May 07, 2020
With so many popular patterns featuring mohair silk yarns held double with other yarns, we get a lot of questions about the different effects of holding mohair doubled.
So we decided to do some swatching using both semi-solid and variegated colourways in different combinations, to help create a bit of a 'floof guide'!
We broke our swatching into three categories:
It goes without saying that we all love the 'floof' and airy 'halo' effect that a mohair silk lace yarn brings to a project, but we also need to consider the additional warmth that comes from adding a mohair fibre, as well as the potential 'itch' factor some people experience.
If you haven't worn a mohair garment or accessory previously, we'd highly recommend tucking a knitted or crocheted mohair swatch up your sleeve or under your bra strap and see how it feels against your bare skin. For some people it doesn't cause any reaction at all, but for others it can cause irritation and it just isn't for them (in which case suri alpaca yarns are a good alternative for adding in the 'floof' factor).
Now back to the fun part...
When it comes to project planning - we can all easily spend countless hours browsing Ravelry patterns and projects, perusing yarns in our stash, visiting our favourite LYS and online yarn stores and dreaming up potential colour combinations.
But when it comes to planning mohair colour combinations, it can make some knitters and crocheters a little more nervous than usual.
We often hear people talk about how mohair yarn acts as a 'blending tool' to mute and tone done primary colourways, but with so many potential colour combinations, given the investment in hand-dyed yarns, it's important to have as good an idea as possible about the effect you will achieve from your proposed yarn combination, before setting off on your project.
Let's get swatching...
Firstly we selected our 'Tassie Pinot' semi-solid colourway on Barrington Merino Silk Lace, as our base yarn to pair with a variety of both semi-solid and variegated mohair silk lace yarns.
Tassie Pinot is a deep and rich burgundy-wine colourway - which can be seen knit on its own at both the start and end of the above swatch.
Next, working left to right, our mohair pairings and effects were:
Overall, it was the level of contrast between the two yarns which determined which yarn shone through the most out of the pairings. Because I used such a deep and rich base colour in 'Tassie Pinot' it negated any of the highlights and contrasts from the variegated mohair colourways from shining through. Had I used a lighter semi-solid base colourway, I suspect the effects might have been different.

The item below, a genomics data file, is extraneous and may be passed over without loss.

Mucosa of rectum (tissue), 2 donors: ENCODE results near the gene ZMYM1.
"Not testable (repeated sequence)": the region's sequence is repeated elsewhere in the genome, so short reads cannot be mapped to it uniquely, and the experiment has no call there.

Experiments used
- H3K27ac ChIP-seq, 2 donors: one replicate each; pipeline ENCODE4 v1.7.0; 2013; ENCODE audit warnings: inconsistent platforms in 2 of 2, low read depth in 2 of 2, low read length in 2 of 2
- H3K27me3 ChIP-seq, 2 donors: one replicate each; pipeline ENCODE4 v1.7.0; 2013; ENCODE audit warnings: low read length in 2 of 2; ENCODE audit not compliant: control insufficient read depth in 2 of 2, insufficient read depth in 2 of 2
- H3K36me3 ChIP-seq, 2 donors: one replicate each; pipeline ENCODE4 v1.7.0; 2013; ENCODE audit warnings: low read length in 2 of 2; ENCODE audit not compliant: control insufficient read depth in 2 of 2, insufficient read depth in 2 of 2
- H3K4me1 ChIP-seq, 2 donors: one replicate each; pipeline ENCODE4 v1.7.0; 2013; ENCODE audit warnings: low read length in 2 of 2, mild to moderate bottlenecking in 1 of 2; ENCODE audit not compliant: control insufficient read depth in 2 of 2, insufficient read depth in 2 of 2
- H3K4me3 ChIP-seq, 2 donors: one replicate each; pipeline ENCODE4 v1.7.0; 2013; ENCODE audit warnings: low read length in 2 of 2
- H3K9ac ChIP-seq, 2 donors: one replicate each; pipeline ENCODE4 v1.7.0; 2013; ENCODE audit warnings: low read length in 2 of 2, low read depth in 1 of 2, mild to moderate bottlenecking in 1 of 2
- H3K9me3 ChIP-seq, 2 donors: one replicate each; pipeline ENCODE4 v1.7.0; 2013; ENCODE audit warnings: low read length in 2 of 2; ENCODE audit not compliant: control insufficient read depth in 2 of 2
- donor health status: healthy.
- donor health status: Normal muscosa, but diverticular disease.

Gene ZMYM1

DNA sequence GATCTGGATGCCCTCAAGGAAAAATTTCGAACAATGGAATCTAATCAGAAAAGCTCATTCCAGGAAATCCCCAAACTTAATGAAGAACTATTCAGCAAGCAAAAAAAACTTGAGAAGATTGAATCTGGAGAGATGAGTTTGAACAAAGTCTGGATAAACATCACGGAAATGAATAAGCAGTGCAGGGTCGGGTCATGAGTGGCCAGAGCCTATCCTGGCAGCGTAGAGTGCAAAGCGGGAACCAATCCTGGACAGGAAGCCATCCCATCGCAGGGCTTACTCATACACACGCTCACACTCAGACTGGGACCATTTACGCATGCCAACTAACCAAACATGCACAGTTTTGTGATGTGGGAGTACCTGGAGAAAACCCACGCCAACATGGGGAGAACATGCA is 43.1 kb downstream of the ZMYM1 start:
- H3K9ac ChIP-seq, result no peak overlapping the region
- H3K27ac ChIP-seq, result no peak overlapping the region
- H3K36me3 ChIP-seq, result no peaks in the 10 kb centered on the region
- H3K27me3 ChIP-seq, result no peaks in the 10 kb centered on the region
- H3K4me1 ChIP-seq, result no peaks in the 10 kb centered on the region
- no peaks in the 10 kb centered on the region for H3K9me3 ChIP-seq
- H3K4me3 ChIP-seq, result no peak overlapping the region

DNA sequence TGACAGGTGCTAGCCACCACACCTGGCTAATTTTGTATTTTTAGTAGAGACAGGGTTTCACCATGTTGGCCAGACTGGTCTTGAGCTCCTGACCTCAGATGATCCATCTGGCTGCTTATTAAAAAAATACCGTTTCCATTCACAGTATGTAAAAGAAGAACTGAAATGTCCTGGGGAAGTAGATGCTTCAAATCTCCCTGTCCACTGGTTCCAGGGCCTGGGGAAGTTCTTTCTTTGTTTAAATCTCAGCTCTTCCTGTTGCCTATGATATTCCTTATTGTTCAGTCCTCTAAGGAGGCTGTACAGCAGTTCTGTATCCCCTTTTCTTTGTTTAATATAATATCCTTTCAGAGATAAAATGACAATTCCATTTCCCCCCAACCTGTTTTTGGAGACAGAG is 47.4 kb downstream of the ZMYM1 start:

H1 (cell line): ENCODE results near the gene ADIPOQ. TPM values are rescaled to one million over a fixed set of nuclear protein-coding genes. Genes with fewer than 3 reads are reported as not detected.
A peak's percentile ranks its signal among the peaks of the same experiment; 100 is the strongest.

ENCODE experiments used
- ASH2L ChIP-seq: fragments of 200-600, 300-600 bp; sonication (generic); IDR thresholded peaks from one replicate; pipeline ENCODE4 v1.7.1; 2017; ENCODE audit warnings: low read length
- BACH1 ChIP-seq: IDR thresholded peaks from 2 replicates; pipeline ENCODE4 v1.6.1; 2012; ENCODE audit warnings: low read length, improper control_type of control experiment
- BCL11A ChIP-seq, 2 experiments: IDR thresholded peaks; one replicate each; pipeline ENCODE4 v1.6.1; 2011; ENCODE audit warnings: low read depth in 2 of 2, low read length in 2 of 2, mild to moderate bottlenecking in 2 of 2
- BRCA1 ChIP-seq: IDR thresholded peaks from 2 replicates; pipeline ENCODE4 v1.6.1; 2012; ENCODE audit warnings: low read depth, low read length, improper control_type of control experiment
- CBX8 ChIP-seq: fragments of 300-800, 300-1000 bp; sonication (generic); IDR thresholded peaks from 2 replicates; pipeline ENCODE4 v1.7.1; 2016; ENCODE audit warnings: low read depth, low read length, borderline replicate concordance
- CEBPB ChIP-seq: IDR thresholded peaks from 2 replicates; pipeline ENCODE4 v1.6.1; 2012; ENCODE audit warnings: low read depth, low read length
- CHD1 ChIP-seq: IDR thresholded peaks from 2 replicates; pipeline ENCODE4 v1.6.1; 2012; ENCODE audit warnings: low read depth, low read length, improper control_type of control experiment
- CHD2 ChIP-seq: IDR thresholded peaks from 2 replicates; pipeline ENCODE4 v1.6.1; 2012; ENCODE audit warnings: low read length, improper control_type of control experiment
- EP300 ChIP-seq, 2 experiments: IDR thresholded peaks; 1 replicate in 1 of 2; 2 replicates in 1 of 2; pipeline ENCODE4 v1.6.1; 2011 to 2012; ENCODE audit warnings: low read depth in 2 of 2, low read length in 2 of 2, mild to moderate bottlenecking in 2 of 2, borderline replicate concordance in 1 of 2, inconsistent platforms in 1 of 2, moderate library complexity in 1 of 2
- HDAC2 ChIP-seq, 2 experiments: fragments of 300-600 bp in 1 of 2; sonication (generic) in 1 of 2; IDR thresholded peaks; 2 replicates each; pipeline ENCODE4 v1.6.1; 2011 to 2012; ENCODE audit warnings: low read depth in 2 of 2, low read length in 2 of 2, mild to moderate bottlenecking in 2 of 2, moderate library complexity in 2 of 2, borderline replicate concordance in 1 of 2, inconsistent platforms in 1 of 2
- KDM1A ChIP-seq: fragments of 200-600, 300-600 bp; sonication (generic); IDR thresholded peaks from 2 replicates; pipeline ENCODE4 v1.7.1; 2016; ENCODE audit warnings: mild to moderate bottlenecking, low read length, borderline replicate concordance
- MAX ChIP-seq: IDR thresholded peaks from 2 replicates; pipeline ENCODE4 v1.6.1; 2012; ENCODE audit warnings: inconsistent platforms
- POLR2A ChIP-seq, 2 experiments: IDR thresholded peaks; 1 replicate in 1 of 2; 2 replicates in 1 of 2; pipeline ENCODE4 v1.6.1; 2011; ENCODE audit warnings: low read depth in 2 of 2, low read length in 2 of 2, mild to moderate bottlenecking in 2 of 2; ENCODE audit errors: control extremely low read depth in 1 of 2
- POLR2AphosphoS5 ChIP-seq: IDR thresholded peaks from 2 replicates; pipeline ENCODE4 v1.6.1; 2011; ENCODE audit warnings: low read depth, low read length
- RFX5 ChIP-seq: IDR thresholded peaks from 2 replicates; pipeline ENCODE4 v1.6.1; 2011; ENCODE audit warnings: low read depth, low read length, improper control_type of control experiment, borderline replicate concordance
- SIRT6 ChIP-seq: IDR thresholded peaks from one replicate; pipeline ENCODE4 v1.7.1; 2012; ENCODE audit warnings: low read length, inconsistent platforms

Next up, I selected one of our lighter variegated colourways 'Funfetti' on Lola 4 Ply Sock as the base colourway. It can be seen knit on its own on the left hand side of this swatch. Funfetti is a pale blue colourway with fun speckles and splashes of Magnolia, Blue, Gold and Hot Pink.
In terms of mohair pairings, from left to right, we used:
All of these mohairs used allowed the variegated base colourway speckles to shine through to varying degrees; however I think it was 'Ash Tree' which was closest in colour value to 'Funfetti' and 'Tassie Pinot', at the opposite aspect on the value spectrum which allowed the speckles to shine the most.
Lastly I paired the same colourways together.
Louie & Lola Ash Tree is a variegated colourway featuring shades of silver, pale blue, navy and gold.
What this swatch and yarn cakes clearly demonstrate is also how differently the same colourway looks on different yarn bases, due to the different ways in which various fibres absorb dye.
I used the same dye recipe and identical dyeing techniques!
The base yarn is our Merino Singles, a 100% superwash merino roving style single ply yarn, on which colours appear rich and saturated.
In comparison, colourways often appear more muted and understated when dyed on the Mohair Silk Lace base (72% Kid Mohair / 28% Silk).
I found the pairing of the same colourway on the two different bases to be very successful in allowing the nuances and variations within the colourway to shine through, even though the mohair does lessen the vibrancy of the base colourway yarn to some extent.
I hope you have found my experiments interesting and that it may lead to more colour play and experimentation for your future projects!
Happy crafting & chat soon,
March 07, 2020
I just swatched for a very special project, my wedding shawl.
Swatching for a shawl is something I've never done before. Swatching for garments, yes, most definitely, but never previously for a shawl, since it's not a fitted garment.
February 12, 2020
Let's talk about mini-skeins, since we've just listed a few sets in the shop.
We started dyeing mini-skeins as a way of ensuring our dye baths were fully exhausted. When dyeing saturated colours (pinks and reds in particular) there can be a tendency for the dye baths to not fully exhaust, so popping a few mini-skeins in the dye pans after having dyed up our main colourways was a simple and efficient way to ensure all the dye was used up, whilst also creating some fun and one-of-a-kind minis. It's a win-win situation as far as I'm concerned, as you always want to avoid pouring left over dye down your drains.
January 29, 2020
As soon as we saw the new Tamy Gore pattern Colour Canvas we instantly knew it would be the next shawl on our needles.
The fun pattern works with either two, three or four contrasting colours and features a different take on different shapes and stitches to create a gorgeous shawl.